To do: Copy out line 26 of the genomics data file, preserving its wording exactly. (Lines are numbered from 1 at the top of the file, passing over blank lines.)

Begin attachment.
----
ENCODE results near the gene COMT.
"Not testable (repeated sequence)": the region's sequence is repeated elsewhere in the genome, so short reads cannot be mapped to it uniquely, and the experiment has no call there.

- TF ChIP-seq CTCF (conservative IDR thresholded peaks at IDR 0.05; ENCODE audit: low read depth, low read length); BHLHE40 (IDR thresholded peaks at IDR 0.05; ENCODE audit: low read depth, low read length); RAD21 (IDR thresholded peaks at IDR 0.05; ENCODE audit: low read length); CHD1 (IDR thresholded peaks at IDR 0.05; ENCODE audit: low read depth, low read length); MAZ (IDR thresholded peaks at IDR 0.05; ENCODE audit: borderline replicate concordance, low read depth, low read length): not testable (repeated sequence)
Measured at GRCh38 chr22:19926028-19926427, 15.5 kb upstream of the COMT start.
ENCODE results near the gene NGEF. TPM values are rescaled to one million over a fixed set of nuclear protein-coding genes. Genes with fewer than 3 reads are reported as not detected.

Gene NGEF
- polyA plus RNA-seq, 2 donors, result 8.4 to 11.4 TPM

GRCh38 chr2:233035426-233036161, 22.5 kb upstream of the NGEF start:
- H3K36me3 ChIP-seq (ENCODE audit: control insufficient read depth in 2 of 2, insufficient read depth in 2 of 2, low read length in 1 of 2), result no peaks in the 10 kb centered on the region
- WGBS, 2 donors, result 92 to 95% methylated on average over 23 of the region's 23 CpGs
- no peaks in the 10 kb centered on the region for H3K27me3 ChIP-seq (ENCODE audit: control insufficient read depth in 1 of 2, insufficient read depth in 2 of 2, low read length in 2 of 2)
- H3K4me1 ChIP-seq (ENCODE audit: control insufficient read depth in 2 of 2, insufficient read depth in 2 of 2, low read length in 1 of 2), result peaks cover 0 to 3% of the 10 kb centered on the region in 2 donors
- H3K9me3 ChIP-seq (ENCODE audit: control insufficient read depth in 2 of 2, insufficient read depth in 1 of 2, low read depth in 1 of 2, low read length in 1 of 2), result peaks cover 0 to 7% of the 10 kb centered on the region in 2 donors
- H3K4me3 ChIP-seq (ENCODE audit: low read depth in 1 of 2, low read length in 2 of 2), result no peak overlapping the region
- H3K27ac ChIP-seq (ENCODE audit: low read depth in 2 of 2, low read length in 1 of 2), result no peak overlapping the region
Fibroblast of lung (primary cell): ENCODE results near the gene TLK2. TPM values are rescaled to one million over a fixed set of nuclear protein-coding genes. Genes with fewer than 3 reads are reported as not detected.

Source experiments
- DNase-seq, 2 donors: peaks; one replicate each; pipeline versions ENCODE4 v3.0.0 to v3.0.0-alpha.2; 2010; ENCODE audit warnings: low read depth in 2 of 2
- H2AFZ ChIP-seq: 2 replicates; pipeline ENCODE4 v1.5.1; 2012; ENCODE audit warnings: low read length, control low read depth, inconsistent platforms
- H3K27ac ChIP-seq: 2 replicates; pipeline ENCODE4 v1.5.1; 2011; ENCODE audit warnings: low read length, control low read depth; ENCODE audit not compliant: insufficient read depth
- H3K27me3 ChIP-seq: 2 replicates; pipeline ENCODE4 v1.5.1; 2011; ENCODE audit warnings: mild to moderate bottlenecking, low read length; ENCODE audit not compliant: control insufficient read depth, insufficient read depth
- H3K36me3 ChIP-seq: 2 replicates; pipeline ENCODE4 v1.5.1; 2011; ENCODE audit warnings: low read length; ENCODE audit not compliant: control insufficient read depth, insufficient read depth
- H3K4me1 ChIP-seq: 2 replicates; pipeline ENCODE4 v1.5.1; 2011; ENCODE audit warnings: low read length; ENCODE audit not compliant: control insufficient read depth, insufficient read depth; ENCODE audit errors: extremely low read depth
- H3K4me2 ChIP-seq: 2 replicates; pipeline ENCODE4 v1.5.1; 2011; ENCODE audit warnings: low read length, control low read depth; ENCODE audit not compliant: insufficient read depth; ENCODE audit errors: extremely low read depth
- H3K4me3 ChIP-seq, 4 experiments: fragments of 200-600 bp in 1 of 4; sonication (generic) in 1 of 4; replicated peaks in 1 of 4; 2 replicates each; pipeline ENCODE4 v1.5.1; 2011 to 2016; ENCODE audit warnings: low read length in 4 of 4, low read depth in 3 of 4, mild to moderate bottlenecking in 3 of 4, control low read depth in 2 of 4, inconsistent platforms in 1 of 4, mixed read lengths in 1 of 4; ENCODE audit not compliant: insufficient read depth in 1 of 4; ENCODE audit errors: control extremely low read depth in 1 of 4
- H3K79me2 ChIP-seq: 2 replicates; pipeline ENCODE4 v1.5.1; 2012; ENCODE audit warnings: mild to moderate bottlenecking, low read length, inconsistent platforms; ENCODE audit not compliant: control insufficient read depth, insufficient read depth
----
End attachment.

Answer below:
- H3K79me2 ChIP-seq: 2 replicates; pipeline ENCODE4 v1.5.1; 2012; ENCODE audit warnings: mild to moderate bottlenecking, low read length, inconsistent platforms; ENCODE audit not compliant: control insufficient read depth, insufficient read depth